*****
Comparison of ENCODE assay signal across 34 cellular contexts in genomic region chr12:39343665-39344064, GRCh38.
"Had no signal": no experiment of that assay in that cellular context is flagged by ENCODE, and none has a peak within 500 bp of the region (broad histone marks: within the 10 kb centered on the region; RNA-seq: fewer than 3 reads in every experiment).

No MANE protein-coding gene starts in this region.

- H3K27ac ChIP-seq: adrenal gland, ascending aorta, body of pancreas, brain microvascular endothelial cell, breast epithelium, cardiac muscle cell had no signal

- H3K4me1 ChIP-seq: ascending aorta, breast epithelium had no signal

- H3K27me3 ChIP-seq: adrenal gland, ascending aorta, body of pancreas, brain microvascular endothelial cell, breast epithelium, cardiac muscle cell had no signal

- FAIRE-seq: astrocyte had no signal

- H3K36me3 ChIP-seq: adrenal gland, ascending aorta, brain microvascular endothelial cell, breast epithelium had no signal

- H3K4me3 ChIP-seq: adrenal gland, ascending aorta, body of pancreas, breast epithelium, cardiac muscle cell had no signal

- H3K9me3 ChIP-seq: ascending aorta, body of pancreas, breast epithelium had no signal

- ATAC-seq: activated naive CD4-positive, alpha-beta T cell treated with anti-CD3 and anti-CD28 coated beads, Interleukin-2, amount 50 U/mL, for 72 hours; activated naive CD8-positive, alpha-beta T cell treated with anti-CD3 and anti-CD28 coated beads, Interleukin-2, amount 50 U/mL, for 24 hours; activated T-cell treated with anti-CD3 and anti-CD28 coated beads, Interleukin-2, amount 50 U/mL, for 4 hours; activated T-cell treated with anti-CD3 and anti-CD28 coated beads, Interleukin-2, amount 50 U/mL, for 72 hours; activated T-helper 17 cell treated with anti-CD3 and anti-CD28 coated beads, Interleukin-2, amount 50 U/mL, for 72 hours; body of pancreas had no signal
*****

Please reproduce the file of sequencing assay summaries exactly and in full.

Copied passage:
Comparison of ENCODE assay signal across 34 cellular contexts in genomic region chr12:39343665-39344064, GRCh38.
"Had no signal": no experiment of that assay in that cellular context is flagged by ENCODE, and none has a peak within 500 bp of the region (broad histone marks: within the 10 kb centered on the region; RNA-seq: fewer than 3 reads in every experiment).

No MANE protein-coding gene starts in this region.

- H3K27ac ChIP-seq: adrenal gland, ascending aorta, body of pancreas, brain microvascular endothelial cell, breast epithelium, cardiac muscle cell had no signal

- H3K4me1 ChIP-seq: ascending aorta, breast epithelium had no signal

- H3K27me3 ChIP-seq: adrenal gland, ascending aorta, body of pancreas, brain microvascular endothelial cell, breast epithelium, cardiac muscle cell had no signal

- FAIRE-seq: astrocyte had no signal

- H3K36me3 ChIP-seq: adrenal gland, ascending aorta, brain microvascular endothelial cell, breast epithelium had no signal

- H3K4me3 ChIP-seq: adrenal gland, ascending aorta, body of pancreas, breast epithelium, cardiac muscle cell had no signal

- H3K9me3 ChIP-seq: ascending aorta, body of pancreas, breast epithelium had no signal

- ATAC-seq: activated naive CD4-positive, alpha-beta T cell treated with anti-CD3 and anti-CD28 coated beads, Interleukin-2, amount 50 U/mL, for 72 hours; activated naive CD8-positive, alpha-beta T cell treated with anti-CD3 and anti-CD28 coated beads, Interleukin-2, amount 50 U/mL, for 24 hours; activated T-cell treated with anti-CD3 and anti-CD28 coated beads, Interleukin-2, amount 50 U/mL, for 4 hours; activated T-cell treated with anti-CD3 and anti-CD28 coated beads, Interleukin-2, amount 50 U/mL, for 72 hours; activated T-helper 17 cell treated with anti-CD3 and anti-CD28 coated beads, Interleukin-2, amount 50 U/mL, for 72 hours; body of pancreas had no signal